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Businesses are in a constant battle to balance the benefits of new technology with the risks of increasingly sophisticated data breaches. But things are a bit different for those responsible for critical infrastructure.
The pressure to make everything “smart” keeps heating up. However, adopting the Industrial Internet of Things (IIoT) won’t do you much good if “smarter” control machinery doesn’t prove reliable. There’s no denying the benefits (and inevitability) of IIoT technology, but don’t get lost in all the hype. Before adopting smarter critical infrastructure components, think about how you’ll overcome these 7 Industrial Internet of Things challenges.
Cyber attacks against critical infrastructure are much higher stakes than typical IT networks. This is why operational technology teams are so cautious with technology. But we can’t run closed networks on legacy operating systems forever.
Implementing IIoT technology means introducing new security tools to the network—but even industrial control systems are proving insecure. Resist the IIoT hype until you have a solid security plan in place.
Until the age of Industrial Ethernet, OT professionals didn’t have to worry about IP addresses and network visibility. But now, your network could go from zero to potentially thousands of connected sensors and devices.
It’s hard enough to manage visibility for a single factory floor—but the Industrial Internet of Things will add additional challenges as you scale it globally.
Internet connectivity makes 100% availability nearly impossible. Even if the network isn’t going down unexpectedly, you might expect to go offline for maintenance.
You can’t assume you’ll never experience intermittent outages. As you implement IIoT technology, make sure you’re using the proper cables and set yourself up to guarantee zero data loss—even in case of connectivity issues.
Private networks and legacy protocols have given OT infrastructure an opportunity to focus less on security and more on optimizing operations and third-party integrations. But things are changing with IIoT.
Modernizing your entire infrastructure won’t be feasible—you’ll inevitably end up with legacy infrastructure mixed with some IIoT technology. To make the most of your 20-year manufacturing investments, take the time to properly assess legacy infrastructure before adding new “smart” technology.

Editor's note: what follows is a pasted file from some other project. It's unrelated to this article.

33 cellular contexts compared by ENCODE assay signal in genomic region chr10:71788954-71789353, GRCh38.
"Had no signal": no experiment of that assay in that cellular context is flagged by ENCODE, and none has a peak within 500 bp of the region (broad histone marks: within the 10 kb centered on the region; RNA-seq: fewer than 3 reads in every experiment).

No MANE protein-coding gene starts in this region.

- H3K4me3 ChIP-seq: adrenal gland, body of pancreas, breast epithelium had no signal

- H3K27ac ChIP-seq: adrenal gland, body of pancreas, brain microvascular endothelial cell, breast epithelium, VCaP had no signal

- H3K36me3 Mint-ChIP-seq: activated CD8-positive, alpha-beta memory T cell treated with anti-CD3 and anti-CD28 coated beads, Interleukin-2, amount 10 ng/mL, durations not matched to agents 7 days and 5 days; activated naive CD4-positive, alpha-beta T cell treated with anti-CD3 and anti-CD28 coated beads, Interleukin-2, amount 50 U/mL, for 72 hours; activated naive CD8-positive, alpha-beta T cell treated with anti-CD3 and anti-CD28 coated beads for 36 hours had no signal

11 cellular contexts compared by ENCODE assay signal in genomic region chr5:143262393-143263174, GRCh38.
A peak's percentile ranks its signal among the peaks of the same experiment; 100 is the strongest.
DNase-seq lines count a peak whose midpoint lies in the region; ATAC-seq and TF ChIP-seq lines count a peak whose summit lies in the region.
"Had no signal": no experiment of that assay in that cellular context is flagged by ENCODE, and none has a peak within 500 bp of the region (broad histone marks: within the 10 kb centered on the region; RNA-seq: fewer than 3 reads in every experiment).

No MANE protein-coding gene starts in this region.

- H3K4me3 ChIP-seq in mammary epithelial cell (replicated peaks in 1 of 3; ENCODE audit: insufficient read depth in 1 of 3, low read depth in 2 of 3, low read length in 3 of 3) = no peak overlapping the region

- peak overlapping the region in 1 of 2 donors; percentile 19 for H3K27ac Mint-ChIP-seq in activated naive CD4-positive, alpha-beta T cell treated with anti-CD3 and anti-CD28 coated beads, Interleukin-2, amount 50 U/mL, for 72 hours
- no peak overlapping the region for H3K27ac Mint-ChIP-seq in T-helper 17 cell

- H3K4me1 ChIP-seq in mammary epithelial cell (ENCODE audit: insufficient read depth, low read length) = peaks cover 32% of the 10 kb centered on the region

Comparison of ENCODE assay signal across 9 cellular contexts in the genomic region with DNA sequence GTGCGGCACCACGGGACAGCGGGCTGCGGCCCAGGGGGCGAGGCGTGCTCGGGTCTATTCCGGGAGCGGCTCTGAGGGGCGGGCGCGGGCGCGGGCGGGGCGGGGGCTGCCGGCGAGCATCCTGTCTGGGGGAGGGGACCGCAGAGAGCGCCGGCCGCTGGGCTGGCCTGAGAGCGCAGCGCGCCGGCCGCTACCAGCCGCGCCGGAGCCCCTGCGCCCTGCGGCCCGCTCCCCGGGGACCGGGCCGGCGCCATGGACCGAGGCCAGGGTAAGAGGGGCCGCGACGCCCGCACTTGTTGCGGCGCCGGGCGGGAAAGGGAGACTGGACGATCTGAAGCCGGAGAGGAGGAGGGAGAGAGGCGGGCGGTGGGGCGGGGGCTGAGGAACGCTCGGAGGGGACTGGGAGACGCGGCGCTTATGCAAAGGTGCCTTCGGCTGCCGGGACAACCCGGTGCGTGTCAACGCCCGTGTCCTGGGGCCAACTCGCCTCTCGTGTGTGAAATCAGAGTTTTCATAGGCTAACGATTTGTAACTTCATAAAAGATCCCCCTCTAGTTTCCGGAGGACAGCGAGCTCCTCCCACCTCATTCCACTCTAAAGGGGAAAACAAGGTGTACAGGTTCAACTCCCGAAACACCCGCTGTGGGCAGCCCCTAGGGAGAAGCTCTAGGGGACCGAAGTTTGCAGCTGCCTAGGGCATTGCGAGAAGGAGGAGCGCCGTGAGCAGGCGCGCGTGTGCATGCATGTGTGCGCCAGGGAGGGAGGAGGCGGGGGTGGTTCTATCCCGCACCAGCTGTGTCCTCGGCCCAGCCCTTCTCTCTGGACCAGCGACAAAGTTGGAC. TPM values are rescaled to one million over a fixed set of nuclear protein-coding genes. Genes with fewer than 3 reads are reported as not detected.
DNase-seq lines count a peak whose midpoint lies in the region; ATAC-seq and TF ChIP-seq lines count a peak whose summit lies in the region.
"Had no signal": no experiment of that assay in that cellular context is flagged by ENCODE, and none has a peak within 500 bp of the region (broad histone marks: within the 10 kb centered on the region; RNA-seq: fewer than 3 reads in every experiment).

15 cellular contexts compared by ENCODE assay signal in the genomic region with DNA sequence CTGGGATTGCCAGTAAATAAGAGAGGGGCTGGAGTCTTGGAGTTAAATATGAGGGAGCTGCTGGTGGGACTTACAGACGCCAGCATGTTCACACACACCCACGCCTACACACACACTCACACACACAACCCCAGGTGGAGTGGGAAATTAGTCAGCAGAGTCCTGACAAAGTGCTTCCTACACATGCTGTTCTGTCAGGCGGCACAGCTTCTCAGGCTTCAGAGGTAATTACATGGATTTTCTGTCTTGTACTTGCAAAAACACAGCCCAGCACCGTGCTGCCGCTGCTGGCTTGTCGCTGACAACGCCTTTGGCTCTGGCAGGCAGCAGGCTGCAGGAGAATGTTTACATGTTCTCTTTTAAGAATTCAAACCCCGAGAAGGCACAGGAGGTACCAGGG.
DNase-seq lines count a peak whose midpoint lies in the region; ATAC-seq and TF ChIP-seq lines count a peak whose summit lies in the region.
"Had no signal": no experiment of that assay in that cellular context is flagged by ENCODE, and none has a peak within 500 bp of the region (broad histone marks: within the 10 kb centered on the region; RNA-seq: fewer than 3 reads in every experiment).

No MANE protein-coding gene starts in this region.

Your IT partners are very familiar with the edge of the network—opening more of your business to the outside world means having more important tasks processed at the edge.
As Industrial Ethernet and IIoT technology come into play, your traditional OT network will also move to the edge. The source of your data will come from cloud/edge communication, bridging the gap between your network and the IT network. Partnering with your IT colleagues will become more of a necessity as you implement more IIoT technology.
Data storage is a complete departure from traditional industrial operations. In the past, you would take high frequency data, analyze it, and promptly throw it away.
With the Industrial Internet of Things, you’ll collect thousands of data points that have critical relevance to other aspects of the business outside of the OT network. To make this data available across the organization in real time, you’ll need to plan for secure short-term storage.
The previous IIoT challenges listed all focus on implementation and operation of IIoT technology. Another part of the problem will occur before you ever have IIoT in place. There’s a large (and growing) market for IIoT devices—which is right for your needs?
Just because you’re adopting more characteristics of IT networks doesn’t mean you can just throw a firewall onto the IIoT network. Evaluate any new “smart” devices for their ability to operate in hazardous areas and harsh conditions without sacrificing reliability.
Don’t let these 7 challenges dissuade you from moving forward with the Industrial Internet of Things. Avoiding the inevitable for too long will give your competitors time to gain an edge over you. And if you wait too long, you might rush into implementation and leave yourself open to cyber attacks. Moving beyond these challenges requires proper planning for connectivity and security before you start investing.
Looking to add a visibility solution to your industrial deployment, but not sure where to start? Join us for a brief network Design-IT consultation or demo. No obligation - it’s what we love to do.
Jerry Dillard leverages two decades in design and engineering to ensure maximum performance within today’s network environments. Dillard, as the inventor of the Bypass Network Test Access Point (TAP), has secured his legacy as he continues to provide network solutions for data centers worldwide.